Man Without Qualities

Wednesday, July 30, 2003

Enron Game Called On Account of Reality III: Remembering Ms. Stewart

Remember Ms. Stewart? The alleged perpetrator of an "inside trade" of 4,000 shares of ImClone stock has been indicted for "obstruction of justice" by the Justice Department in an indictment that says all kinds of nasty things about her, but doesn't actually charge her with "insider trading." The SEC has also filed a civil complaint against her.

Martha Stewart gave an order to sell all of her ImClone stock, all 3,928 shares of it, and received an average price of $58.43. According to the SEC Complaint, in doing so, she avoided losses of $45,673.

Think about that: she avoided losses of $45,673. Wow. This is a case that the Justice Department and Securities and Exchange Commission really care about. I haven't seen the budget, but those two federal agencies must have spent many times that $45,673 already in taxpayer money coming after Ms. Stewart.

And they must have really stuck it to her in the settlement negotiations. Just imagine what would happen in the O-so-tastefully decorated Stewart household if the Justice Department and Securities and Exchange Commission were to offer her a settlement agreement along the lines of what they just signed up with J. P. Morgan Chase and Citigroup. That settlement offer would require that :

1. Ms. Stewart pay a fine in an amount much less than the $45,673 she saved from the suspect transaction (she could do this at the settlement signing from the change she keeps in her penny loafers).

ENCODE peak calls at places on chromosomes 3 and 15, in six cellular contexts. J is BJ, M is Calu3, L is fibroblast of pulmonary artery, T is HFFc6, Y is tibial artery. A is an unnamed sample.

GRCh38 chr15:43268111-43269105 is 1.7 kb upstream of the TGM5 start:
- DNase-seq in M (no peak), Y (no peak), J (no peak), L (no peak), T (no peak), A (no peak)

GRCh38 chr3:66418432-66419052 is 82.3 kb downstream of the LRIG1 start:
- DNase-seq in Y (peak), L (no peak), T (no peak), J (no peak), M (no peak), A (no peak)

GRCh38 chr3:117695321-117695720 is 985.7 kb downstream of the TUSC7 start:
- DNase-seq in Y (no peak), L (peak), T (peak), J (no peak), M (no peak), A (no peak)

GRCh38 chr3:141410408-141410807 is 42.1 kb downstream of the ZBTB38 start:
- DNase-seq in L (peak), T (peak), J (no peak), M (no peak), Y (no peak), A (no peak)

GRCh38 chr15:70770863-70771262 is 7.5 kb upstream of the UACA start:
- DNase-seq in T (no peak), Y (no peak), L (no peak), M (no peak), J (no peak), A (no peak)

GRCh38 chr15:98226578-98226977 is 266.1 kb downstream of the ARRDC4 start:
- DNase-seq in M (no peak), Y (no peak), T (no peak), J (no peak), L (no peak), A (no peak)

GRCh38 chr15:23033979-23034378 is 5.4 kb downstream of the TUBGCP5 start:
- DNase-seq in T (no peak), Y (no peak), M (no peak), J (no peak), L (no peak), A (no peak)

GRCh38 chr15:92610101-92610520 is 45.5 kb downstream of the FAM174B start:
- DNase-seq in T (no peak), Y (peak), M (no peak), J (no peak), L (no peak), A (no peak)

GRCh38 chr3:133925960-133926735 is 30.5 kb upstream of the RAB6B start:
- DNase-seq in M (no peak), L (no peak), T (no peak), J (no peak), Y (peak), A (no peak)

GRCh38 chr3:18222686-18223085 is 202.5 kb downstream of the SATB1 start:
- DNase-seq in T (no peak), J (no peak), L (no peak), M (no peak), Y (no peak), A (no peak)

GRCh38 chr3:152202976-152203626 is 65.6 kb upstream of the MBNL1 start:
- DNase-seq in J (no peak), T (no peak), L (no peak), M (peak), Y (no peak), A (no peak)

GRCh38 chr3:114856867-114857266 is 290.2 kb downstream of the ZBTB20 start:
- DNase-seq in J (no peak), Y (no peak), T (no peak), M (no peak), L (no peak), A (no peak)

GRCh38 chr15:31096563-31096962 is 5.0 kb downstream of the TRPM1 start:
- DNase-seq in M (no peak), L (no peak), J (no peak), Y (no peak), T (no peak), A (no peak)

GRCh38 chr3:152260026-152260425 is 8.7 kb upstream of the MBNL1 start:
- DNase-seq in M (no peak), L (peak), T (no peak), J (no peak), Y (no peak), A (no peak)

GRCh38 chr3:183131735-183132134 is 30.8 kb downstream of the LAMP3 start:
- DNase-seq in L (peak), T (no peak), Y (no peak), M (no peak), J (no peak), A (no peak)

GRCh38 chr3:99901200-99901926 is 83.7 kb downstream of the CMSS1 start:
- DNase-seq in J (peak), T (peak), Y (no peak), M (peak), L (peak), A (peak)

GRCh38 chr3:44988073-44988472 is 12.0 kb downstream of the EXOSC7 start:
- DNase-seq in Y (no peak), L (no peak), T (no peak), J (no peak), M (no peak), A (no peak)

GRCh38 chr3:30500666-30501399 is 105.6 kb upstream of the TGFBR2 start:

2. Ms. Stewart neither admits nor denies the charges - but can put out a press release pointing out that she does not admit the charges.

3. Ms. Stewart agrees to put in tighter risk management controls for her future investing - and promises to submit to the agencies a revised set of standards within 60 days.

4. All potential civil and criminal charges that could be brought against Ms. Stewart are dropped and settled.

5. The regulators get to say things like: "This cases serves as yet another reminder that you can't turn a blind eye to the consequences of your actions," and "These settlements send the clear message that wealthy individual equities investors have an obligation to analyze and understand the consequences of their actions, and they will be held accountable for actions that obstruct justice."

Did I say just imagine what would happen in the O-so-tastefully decorated Stewart household? You don't have to, I'll tell you what would happen:


But, see, the regulators are really serious about the Martha Stewart case. They're not going to let her off with the kind of settlement agreement that banks that "know" they facilitated an alleged fraud worth, say, Seventy Billion Dollars to public investors get. No. The regulators want a settlement agreement from Ms. Stewart with bite. They want - they must have demanded - a settlement that makes Ms. Stewart admit she committed a crime! And the mere facts that (1) many people think that the regulators have probably got a pretty weak case against Ms. Stewart to take to the jury, and (2) Ms. Stewart has already lost her seat on the NYSE, her position as head of her own company, hundreds of millions of dollars in stock value, and much of her valuable reputation and public image, are not going to impede the stride of justice - this is a matter of principle, damn it!

It's not that there's a difference in regulatory standard here as between Ms. Stewart and the banks. We already know, because Larry Thompson, the deputy attorney general who chairs the Corporate Fraud Task Force, has told us: Corporations should not be treated leniently because of their artificial nature, nor should they be subject to harsher treatment.

It all makes sense. You understand, don't you: she avoided losses of $45,673.

You have to draw the line somewhere!

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